The Big News
There will be twenty new episodes, played weekdays for four weeks on the Museum Channel in France. There’s no word on how long each episode will be. Will they stick with the 15 minute max the original series had? Or will they go closer to filling the full half hour slot? (In America, it would be a full half hour, and they’d pad out the drawing with package pieces introducing the artists, which I’m not sure would be a bad way to go, actually…)
Featured artists include Florence Cestac, Francois Boucq, Philippe Dupuy, Guillaume Bouzard, Achde (who followed Morris on “Lucky Luke”), Jean-Christophe Chauzy, Jean-Louis Tripp, and a whole laundry list of names I don’t recognize. I’ve been Googling a few at random, and it’s clear I have a lot more comics to read… See Exciting news from BDGest.com to get the full list of names.
They have four games they’ll be playing, most of which you’ll remember from the original series, if you’ve seen any of it.
Now, for those of you wondering what I’m talking about, let me fill you in.
What Does It Mean?
“Tac Au Tac” is French for “tit for tat.” Given the nature of some of the games, often where creators are trying to one up each other or back each other into corners that would be impossible to draw their way out of, I think it’s fitting.
The Original Tac Au Tac
Debuting in 1969, “Tac Au Tac” was a French series (with 12-14 minute episodes) hosted by series creator, Jean Frapat, in which comic artists would appear on TV to draw special challenges. Given a marker and a big pad of paper, they’d improvise often hilarious drawings either in cooperation with each other, or in an attempt to make the next person’s job harder.
If you’ve seen Mark Evanier’s “Quick Draw!” panel at San Diego Comic-Con, you’ll have the idea. It’s “Whose Line Is It Anyway?” for cartoonists. It’s not quite as rapid fire or fast-paced, but it flows well with a little tv editing.
The show lasted almost ten years, and resulted in some memorable episodes that belong in the annals of comics history. Imagine watching top artists of all time on your television as they draw things off the tops of their heads. It’s thrilling, especially considering that this was not a day and age when everyone had a video recorder in their pocket.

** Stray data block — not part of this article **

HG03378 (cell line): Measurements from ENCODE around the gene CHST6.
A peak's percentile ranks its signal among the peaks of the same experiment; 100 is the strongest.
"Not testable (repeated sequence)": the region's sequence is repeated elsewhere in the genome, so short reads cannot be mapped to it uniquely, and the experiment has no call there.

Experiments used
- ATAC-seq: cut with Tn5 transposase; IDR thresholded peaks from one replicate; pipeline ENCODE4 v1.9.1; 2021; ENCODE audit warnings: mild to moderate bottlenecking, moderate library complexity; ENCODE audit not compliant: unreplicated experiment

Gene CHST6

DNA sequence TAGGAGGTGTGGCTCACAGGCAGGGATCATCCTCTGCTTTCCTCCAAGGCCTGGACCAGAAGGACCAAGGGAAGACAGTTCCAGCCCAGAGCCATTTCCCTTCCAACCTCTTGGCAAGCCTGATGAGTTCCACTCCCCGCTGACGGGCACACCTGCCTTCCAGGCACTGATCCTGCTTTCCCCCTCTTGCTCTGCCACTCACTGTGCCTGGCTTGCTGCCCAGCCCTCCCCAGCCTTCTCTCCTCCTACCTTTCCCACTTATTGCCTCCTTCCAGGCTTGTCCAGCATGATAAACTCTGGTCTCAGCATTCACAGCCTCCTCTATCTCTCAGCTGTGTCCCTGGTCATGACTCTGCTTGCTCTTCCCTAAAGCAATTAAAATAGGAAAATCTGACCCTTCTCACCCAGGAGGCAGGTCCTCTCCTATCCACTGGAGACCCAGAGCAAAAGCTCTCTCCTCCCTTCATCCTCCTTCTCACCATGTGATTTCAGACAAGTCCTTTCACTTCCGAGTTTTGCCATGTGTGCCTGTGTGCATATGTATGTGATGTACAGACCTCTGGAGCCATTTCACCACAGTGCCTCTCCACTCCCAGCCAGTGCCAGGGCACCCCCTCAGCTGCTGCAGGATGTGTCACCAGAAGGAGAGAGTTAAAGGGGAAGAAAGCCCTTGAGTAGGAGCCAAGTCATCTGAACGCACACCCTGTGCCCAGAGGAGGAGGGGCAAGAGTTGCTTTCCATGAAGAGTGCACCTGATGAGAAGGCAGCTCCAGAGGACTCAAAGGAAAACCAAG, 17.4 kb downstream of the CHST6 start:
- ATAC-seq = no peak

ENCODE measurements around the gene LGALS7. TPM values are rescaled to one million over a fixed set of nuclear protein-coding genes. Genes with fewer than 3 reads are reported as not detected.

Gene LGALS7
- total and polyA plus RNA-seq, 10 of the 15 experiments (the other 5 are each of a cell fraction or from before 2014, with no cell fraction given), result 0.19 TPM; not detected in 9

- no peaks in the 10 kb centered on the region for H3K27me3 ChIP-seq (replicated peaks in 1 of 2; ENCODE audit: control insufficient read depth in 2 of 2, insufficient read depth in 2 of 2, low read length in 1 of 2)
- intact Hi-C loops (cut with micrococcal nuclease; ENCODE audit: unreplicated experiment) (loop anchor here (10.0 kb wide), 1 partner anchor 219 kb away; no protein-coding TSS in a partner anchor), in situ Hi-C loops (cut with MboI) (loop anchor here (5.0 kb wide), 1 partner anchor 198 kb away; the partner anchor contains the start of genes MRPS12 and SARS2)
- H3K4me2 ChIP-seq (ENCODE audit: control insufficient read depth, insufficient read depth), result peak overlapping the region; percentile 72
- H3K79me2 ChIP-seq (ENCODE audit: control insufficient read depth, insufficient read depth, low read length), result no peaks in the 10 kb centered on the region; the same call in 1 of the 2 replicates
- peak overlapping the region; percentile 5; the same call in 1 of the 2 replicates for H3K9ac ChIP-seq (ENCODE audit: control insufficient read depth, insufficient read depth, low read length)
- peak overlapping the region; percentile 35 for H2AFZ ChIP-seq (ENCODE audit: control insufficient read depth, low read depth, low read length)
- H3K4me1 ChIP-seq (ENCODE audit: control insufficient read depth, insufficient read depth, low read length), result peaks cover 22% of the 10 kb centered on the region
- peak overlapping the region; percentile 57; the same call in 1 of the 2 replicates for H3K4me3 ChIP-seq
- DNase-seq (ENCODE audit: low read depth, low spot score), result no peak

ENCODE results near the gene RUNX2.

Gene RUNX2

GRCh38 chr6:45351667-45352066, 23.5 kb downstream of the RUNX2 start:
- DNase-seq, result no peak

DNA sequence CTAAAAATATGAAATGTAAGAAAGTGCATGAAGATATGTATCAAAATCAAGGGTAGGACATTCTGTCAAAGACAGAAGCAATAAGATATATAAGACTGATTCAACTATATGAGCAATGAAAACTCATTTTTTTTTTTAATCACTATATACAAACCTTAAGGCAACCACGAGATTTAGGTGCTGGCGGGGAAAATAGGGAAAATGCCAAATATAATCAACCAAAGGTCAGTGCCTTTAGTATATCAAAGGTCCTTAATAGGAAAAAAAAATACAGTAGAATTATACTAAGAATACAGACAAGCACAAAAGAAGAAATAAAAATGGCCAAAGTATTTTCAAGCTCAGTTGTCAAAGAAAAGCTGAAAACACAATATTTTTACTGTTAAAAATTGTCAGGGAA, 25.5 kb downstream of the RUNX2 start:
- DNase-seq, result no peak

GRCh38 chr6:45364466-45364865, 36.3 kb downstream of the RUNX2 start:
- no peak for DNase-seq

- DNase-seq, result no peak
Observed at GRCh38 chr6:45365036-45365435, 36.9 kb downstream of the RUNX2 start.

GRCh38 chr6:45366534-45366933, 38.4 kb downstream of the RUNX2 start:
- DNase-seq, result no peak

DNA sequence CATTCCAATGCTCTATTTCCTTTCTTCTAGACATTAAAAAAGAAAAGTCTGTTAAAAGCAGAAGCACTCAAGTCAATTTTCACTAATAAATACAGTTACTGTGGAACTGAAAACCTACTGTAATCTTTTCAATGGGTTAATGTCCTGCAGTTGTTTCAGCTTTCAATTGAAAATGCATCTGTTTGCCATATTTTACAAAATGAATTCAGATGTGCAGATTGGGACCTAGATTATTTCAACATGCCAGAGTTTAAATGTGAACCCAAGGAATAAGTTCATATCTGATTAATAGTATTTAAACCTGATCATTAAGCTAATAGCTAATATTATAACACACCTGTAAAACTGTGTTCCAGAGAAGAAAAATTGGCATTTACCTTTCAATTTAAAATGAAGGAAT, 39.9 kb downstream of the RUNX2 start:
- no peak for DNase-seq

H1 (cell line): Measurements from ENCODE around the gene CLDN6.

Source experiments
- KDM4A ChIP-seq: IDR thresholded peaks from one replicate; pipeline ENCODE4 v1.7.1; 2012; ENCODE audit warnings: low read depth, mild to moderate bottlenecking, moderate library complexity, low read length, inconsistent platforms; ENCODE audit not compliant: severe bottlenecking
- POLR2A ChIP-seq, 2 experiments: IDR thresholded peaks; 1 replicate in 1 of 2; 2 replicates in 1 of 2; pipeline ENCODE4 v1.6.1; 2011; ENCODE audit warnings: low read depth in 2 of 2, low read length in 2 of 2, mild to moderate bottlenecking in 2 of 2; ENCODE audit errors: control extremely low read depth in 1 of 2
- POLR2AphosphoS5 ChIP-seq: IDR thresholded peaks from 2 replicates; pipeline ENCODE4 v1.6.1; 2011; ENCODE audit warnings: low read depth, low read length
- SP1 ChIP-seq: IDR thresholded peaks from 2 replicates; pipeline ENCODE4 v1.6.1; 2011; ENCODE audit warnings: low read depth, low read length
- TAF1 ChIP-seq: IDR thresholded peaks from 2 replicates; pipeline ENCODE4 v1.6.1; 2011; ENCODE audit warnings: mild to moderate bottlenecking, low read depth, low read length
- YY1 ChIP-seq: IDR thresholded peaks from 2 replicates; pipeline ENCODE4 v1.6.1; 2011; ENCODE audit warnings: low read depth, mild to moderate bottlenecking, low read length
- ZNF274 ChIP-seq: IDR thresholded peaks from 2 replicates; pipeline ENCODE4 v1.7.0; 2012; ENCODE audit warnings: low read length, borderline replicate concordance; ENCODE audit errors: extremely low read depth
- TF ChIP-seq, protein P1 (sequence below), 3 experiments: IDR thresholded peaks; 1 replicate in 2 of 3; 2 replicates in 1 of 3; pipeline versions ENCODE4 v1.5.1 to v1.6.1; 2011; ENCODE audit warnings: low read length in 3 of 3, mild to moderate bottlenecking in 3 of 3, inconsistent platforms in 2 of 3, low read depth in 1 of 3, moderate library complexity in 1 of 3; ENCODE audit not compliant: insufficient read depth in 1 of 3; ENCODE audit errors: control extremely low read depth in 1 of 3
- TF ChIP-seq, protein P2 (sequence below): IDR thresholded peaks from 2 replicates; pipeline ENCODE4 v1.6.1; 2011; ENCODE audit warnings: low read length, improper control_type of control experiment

For Americans, a couple of episodes featured Neal Adams, Joe Kubert, and Moebius. Michael Kaluta and Bernie Wrightson did an episode. Steranko showed up for an episode filmed on a boat in New York City.
For BD fans, there are episodes with Peyo, Franquin, Morris, and Roba together that still blow my mind, even after I’ve seen them multiple times. (I mentioned them earlier this year in “I Want to See Peyo Draw a Smurf.”) Goscinny/Uderzo appeared on an episode. Salvador Dali had a special off-format episode. Druillet, Jijé, Gotlib, Hugo Pratt also had their moments.
And, just like with this new series, there are a lot of episodes featuring names I don’t recognize.
Are They Available Today?
Yes, they are!
You can sometimes find episodes on YouTube, but they’re infringing copyright and will eventually be taken down. (Right now, I see there are a lot of episodes up on there.)
Some of them are free, some you’ll have to pay for. A seven-pack of videos with Franquin in them will run you $4.99, for example. You can also subscribe to the entire site’s video collection for $2.99 a month. (First month’s free!)
Whether you see the videos on YouTube or their official home on Ina.fr, keep in mind that the videos are more than 40 years old. They’re very low-res, in a square format, and occasionally black and white in the earliest episodes. The versions on Ina.fr are postage stamp sized on my screen, but that would have been their original size. I doubt there’s original film from these shows to go back and rescan them at 4K.
Trust me, I’ve tried making my window bigger so I can see the picture better, but resolution doesn’t work like that.
Where Did the Art Go?
Good question. According to the French Wikipedia page for the show, nobody knows. Those pages would be worth a small fortune today.